From: Brian M. Scott
Message: 68832
Date: 2012-03-08

At 8:06:37 AM on Thursday, March 8, 2012, Tavi wrote:

> --- In, "Brian M. Scott"
> <bm.brian@...> wrote:

>> You missed the point completely, which suggests that you
>> don't understand how comparative reconstruction works.

>>> I know perfectly how the comparative method works,

>> This is far from evident.

> See below.

There's nothing there to change my opinion.

>> PIE is by definition the most recent common ancestor of
>> the IE languages, as best we can reconstruct it.

>>> According to this definition, PIE would be closer to a
>>> Platonic ideal than to an attainable goal.

>> It's a rather basic definition.

> No, it's a HYPOTHESIS.

You're wrong. PIE *is* by definition the most recent common
ancestor of the IE languages, in so far as we can
reconstruct it. That's what the 'Proto-' means. You may,
if you wish, argue that the IE languages don't form a family
with a common ancestor that separates them from the non-IE
languages, but that doesn't change the definition of the
term 'Proto-Indo-European'; it just means that there is no
such thing. You'll look rather ridiculous, but that's your
problem, not mine.


>>> But IMHO they can be explained as different reflexes of
>>> a former sibilant affricate like the one we find in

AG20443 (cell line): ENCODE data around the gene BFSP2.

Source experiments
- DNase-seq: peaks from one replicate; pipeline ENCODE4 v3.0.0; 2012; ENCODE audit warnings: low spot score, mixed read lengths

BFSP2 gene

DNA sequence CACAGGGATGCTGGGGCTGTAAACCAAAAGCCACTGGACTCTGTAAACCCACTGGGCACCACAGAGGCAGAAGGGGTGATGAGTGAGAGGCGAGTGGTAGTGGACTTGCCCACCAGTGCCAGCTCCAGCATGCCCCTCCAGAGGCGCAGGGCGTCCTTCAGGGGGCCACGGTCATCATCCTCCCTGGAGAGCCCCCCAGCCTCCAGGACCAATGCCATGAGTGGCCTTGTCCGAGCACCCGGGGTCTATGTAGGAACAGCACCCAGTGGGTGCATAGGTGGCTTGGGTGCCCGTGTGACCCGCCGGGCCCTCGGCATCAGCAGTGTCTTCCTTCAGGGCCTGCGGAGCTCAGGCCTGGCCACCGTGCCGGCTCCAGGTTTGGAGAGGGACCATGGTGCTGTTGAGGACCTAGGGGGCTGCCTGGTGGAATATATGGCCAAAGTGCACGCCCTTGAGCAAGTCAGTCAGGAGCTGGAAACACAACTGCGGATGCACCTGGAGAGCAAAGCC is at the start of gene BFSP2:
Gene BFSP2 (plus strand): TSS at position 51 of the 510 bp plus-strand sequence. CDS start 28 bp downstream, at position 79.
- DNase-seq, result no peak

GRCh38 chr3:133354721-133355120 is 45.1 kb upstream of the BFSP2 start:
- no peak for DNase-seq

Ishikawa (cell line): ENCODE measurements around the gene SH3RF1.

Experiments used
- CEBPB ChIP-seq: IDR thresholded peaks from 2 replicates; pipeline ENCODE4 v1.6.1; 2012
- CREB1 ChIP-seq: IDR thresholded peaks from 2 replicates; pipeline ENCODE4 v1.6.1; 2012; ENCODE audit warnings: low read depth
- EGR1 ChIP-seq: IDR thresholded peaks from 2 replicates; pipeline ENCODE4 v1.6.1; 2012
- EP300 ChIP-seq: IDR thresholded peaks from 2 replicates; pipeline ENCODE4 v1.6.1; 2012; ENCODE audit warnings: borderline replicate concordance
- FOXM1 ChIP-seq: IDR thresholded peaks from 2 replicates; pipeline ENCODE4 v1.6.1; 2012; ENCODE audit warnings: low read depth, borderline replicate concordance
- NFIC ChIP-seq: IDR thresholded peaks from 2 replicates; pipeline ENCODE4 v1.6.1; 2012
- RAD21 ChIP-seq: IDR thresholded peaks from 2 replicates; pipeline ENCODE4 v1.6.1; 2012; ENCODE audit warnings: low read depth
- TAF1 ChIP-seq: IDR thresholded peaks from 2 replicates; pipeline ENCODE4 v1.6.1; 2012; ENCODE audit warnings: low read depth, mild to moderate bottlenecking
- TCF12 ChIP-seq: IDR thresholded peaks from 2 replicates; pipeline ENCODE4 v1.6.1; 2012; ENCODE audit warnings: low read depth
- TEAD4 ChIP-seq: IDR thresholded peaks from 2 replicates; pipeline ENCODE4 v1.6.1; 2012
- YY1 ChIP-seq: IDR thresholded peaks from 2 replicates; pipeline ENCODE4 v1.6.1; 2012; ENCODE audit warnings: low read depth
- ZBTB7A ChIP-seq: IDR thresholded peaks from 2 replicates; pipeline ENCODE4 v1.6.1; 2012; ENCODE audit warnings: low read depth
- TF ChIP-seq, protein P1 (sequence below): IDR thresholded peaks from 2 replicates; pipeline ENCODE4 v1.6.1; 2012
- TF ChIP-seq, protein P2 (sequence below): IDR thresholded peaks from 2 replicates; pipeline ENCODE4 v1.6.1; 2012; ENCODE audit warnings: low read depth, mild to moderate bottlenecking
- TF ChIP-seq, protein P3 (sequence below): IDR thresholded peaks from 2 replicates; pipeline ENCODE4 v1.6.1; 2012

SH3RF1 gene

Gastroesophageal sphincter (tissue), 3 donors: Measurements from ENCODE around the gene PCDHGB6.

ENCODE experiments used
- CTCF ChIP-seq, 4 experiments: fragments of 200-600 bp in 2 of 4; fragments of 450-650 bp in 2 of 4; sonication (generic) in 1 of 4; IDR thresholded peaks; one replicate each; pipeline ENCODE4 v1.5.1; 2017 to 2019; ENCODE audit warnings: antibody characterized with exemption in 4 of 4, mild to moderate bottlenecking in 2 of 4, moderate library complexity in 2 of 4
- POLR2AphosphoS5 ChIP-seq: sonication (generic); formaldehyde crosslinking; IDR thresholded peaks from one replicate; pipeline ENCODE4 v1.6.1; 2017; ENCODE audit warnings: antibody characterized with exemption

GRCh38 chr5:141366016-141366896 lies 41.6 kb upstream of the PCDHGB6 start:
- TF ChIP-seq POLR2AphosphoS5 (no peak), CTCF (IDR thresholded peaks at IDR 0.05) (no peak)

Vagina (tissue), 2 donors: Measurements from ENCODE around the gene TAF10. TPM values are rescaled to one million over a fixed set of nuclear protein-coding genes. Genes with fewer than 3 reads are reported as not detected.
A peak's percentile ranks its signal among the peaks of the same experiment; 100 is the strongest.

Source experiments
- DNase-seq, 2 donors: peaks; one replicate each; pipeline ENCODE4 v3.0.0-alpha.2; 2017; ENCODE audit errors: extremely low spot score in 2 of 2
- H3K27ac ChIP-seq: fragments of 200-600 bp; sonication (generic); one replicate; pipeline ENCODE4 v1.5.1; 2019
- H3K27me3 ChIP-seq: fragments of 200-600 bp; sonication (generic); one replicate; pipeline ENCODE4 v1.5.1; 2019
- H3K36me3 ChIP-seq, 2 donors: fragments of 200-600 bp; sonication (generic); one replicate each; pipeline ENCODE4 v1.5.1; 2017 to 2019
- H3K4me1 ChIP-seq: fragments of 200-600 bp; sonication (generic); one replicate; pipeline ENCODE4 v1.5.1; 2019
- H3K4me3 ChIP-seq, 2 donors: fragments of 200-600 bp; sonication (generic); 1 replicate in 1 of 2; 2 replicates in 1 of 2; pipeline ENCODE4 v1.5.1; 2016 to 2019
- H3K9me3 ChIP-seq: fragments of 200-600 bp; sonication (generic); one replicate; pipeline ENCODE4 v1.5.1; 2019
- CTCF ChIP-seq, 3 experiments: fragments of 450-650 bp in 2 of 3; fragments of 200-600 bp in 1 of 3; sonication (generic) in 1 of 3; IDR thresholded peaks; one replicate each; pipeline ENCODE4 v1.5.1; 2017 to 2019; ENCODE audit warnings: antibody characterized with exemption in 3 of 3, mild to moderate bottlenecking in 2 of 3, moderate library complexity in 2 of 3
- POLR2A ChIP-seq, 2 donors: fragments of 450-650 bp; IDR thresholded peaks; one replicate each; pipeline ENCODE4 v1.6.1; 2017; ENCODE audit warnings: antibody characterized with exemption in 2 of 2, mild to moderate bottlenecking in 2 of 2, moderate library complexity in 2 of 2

>>> PNEC. I've simply extended the comparative method
>>> outside the IE family to help us understand what you
>>> regard as "purely internal matters".

>> Because they *are* purely internal matters.

> Only that they can't be properly explained within the
> traditional model,

So you say. I've yet to see any evidence that you're
qualified to hold an opinion on the matter.

> thus showing its inconsistence.

>>> I also don't think we have to demonstrate a genetic
>>> relationship PRIOR to accepting cognacy, as this is
>>> utterly inconsistent. We can only posit a genetic
>>> relationship from a mass of cognates along with
>>> predictable (I prefer this term to "regular") sound
>>> correspondences, and nobody would do so with a single
>>> cognate.

>> Don't be silly. The word 'cognate' *means* that there is
>> a genetic relationship. When you say that A and B are

> This might be true for the words themselves, but not
> necessarily for the languages involved.

This is silly: loans are to be distinguished from cognates.

> For phonetical reasons, I think *h2ºrtk´-o- 'bear' is
> actually a loanword and not a native IE word. So as far as
> the comparative method goes, there's no reconstructable
> PIE word for 'bear' besides the one found in Germanic.

And this is self-contradictory: *h2rtk^ko- *is* a PIE


>> It has nothing to do with 'models'; it's simply a matter
>> of methodology.

> Then IMHO the comparative method has been incorrectly
> applied for the IE family.

I see no reason to give your opinion (which by the way is
certainly not humble!) any weight whatsoever.

>> And while there are certainly exceptions, a great many
>> long-rangers are methodological dunderheads; Ruhlen,
>> Bengtson, and Starostin come to mind immediately.

> Then I must be one of these exceptions. :-)

Hardly. An amateur with delusions of intellectual grandeur
is nearer the mark.